7 great benefits of journaling
- Increases your creativity. Have you ever noticed that you tend to have your best ideas when your brain is relaxed, when you are doing simple repetitive tasks like walking or washing up? It’s difficult for your mind to hold onto these light-bulb moments unless you write them down.
- Enables you to reach your goals. When you write down your goals, it ‘primes’ your brain to focus on what you want, rather than what you don’t want, which in turn creates more likelihood of you achieving your goals.
- Grows your self-confidence. Noting your achievements boosts your self-esteem, and is essential to growing your confidence, as your brains tends to focus on threats and challenges and discounts the good stuff.
- Develops your communication skills. Planning conversations helps you to focus on what you want to say, and how you want to say it, and keeps you calm and focused in the moment.
- Boosts your memory. Creating ideas, composing thoughts, and looking back over events, boosts your recall, and consolidates information from your short-term memory to long-term memory.
- Promotes wellbeing. Writing down our thoughts enables you to observe them as ‘just thoughts’, helps you gain perspective, frees your mind from ruminating and worrying, reduces stress levels, makes you feel more capable, helps you overcome challenges and live in the moment.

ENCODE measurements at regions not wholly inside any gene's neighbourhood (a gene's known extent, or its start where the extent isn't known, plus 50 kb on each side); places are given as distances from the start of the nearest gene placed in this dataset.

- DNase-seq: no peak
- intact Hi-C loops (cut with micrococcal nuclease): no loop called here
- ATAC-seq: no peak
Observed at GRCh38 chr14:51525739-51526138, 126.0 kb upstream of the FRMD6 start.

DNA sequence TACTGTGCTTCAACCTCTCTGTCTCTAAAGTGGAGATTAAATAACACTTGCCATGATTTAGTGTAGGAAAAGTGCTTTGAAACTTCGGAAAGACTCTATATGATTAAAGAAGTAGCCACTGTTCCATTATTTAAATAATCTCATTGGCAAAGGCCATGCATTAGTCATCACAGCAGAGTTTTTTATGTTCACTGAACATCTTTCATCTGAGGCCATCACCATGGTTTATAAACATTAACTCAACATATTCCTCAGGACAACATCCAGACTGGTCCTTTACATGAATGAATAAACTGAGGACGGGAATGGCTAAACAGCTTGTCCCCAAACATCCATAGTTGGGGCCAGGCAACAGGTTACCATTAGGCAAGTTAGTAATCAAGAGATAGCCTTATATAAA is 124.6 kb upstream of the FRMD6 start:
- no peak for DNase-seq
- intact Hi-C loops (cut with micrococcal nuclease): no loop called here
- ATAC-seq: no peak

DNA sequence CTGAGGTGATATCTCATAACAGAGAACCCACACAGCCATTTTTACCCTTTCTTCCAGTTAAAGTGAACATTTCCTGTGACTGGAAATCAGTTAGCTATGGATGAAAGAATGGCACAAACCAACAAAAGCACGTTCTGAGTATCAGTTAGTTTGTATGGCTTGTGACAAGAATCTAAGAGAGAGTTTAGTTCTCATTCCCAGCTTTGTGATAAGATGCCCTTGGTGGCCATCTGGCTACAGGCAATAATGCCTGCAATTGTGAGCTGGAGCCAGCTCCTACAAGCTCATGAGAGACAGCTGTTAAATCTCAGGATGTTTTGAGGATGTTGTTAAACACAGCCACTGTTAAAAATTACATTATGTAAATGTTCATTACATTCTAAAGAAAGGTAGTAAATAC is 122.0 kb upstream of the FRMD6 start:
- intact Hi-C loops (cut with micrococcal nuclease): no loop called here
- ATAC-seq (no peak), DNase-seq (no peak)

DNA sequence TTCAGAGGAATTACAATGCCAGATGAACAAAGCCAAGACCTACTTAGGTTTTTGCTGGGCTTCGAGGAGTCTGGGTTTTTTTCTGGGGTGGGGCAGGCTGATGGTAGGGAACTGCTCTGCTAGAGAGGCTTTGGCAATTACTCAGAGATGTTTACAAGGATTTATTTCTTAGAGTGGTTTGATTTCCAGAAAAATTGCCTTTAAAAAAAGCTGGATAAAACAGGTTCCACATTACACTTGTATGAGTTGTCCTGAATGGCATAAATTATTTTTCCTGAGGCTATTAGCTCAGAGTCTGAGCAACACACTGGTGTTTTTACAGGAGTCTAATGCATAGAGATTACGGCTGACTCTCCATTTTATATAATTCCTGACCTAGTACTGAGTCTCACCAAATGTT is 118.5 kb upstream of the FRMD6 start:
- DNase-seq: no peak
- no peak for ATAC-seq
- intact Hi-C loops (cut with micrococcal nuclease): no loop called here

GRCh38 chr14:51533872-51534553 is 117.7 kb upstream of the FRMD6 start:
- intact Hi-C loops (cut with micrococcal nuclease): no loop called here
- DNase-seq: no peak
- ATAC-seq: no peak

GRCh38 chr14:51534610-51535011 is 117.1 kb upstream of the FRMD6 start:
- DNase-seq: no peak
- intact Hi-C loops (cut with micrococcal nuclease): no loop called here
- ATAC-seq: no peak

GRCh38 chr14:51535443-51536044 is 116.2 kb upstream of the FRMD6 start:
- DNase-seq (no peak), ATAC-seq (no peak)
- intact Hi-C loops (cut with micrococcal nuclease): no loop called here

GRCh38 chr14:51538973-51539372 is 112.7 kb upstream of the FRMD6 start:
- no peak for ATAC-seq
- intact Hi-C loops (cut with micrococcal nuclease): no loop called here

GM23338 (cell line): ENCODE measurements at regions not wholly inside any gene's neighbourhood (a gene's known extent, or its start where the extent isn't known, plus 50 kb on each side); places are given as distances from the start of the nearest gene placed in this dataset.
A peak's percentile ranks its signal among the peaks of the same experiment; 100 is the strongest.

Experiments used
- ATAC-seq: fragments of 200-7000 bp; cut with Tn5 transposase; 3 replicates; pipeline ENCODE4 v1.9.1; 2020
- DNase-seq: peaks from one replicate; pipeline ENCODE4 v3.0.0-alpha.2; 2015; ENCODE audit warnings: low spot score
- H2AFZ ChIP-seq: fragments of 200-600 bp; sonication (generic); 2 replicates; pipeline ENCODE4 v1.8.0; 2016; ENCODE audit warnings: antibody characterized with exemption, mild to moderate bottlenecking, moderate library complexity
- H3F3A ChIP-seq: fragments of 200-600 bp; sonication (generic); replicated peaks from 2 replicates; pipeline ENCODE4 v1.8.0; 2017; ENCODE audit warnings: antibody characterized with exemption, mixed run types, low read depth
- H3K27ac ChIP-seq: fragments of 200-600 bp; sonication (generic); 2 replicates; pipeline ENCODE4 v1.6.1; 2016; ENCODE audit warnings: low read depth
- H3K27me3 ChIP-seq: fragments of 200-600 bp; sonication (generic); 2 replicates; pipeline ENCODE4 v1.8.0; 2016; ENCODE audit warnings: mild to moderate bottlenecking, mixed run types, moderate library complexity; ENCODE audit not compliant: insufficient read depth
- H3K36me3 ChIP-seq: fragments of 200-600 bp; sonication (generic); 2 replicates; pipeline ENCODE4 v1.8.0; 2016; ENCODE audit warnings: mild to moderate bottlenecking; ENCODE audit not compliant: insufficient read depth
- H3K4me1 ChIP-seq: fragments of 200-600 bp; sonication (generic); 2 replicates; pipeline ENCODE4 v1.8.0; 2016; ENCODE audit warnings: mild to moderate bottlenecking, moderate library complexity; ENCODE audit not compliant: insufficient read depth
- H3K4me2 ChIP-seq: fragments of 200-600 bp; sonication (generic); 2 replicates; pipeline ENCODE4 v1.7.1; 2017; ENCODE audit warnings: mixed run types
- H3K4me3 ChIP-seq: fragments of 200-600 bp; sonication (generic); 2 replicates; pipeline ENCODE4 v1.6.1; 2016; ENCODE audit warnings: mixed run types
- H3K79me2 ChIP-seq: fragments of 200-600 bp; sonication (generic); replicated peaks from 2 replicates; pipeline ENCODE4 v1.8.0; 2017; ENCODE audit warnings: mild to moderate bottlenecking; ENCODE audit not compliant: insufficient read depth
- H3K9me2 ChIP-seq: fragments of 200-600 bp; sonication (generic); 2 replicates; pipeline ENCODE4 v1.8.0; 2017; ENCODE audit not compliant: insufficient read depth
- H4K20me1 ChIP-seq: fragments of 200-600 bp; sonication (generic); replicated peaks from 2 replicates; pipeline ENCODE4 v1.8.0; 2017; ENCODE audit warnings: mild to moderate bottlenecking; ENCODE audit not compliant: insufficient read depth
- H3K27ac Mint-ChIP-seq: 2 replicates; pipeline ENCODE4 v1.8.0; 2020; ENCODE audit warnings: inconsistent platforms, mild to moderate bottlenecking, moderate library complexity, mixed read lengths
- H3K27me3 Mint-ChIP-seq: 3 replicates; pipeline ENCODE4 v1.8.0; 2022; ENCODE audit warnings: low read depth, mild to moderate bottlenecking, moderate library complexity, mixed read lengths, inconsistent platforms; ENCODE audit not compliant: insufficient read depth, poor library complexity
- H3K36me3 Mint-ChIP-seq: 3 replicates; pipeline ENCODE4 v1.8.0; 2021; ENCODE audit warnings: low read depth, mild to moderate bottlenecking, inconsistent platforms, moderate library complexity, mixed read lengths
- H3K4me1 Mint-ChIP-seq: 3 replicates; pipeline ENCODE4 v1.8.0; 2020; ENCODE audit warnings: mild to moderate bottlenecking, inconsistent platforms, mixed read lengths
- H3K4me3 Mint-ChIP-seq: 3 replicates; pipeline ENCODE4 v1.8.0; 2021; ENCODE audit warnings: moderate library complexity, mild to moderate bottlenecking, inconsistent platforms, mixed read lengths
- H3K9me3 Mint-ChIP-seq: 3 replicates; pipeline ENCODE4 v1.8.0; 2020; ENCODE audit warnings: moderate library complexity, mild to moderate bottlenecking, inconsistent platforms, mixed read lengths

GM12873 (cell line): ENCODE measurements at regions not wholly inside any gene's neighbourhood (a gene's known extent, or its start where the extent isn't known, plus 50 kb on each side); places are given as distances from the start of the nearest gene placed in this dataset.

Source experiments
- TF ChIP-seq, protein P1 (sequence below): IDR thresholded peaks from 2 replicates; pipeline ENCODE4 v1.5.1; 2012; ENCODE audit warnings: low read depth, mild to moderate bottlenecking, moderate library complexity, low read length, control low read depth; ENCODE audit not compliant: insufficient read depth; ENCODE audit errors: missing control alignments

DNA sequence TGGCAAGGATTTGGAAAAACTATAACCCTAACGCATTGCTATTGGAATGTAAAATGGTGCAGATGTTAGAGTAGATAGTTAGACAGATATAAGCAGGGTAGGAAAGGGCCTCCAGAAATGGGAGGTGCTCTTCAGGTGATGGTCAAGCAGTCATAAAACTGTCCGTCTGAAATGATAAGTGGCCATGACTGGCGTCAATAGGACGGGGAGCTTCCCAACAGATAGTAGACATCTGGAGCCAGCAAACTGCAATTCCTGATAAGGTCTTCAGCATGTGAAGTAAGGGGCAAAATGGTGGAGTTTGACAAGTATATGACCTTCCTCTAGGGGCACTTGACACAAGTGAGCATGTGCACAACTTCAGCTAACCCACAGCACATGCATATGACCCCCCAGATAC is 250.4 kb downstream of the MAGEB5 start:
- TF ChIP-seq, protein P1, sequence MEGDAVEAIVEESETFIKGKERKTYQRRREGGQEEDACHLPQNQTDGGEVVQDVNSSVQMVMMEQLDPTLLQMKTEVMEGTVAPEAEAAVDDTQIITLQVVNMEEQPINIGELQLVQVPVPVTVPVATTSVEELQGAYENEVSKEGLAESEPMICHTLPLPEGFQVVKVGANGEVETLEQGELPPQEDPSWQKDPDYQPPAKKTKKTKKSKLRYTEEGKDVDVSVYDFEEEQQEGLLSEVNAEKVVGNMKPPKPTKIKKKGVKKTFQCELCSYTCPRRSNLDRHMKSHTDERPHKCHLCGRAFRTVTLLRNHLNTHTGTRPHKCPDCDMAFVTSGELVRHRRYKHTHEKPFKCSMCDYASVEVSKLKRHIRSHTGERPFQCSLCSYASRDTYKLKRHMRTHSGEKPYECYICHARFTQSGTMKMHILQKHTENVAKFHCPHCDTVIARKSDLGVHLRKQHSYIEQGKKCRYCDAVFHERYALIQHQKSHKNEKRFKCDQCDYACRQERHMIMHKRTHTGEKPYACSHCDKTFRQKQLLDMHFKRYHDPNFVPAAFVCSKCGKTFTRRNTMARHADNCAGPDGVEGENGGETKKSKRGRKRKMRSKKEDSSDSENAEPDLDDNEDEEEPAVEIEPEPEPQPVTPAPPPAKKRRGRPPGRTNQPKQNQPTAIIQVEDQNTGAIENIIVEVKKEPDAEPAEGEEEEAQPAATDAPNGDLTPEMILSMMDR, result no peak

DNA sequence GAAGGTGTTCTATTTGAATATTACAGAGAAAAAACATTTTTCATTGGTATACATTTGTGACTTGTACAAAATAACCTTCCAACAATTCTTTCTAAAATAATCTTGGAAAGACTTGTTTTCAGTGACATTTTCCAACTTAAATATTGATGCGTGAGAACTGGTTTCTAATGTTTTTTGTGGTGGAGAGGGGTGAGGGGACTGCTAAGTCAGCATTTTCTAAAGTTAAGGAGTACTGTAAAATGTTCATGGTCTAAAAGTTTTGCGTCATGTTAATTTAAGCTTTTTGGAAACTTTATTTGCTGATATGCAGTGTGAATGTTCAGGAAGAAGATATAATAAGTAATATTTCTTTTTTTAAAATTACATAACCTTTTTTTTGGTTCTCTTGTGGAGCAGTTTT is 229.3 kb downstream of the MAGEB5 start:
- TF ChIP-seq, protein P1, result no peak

- Improves sleep. Evidence shows that people that regularly write down their thoughts, to-dos and goals, sleep better than those who don’t.
- Buy notebooks that reflect your style and personality that you will enjoy writing in.
- Little and often (2-3 minutes at regular points during the week) will have the greatest impact.
- Have several notebooks handy (in the car, in your bag, by the bed) so it’s easy to capture your thoughts as they occur.
- First thing in the morning, over your first cup of tea or coffee, or last thing at night, when your brain is slightly tired and more reflective, works best.
Suggested to dos…. Capture 5 things you are grateful for at the end of each day for 3 weeks* (the time it takes us to form a new habit). This is a great way to prime your brain to notice what’s working rather than focusing on what is going wrong.
Full article by Jepson, Z (2018) via FB here @ https://lifelabs.psychologies.co.uk/channels/1752-barefoot-coaches-channel/posts/37975-the-power-of-journaling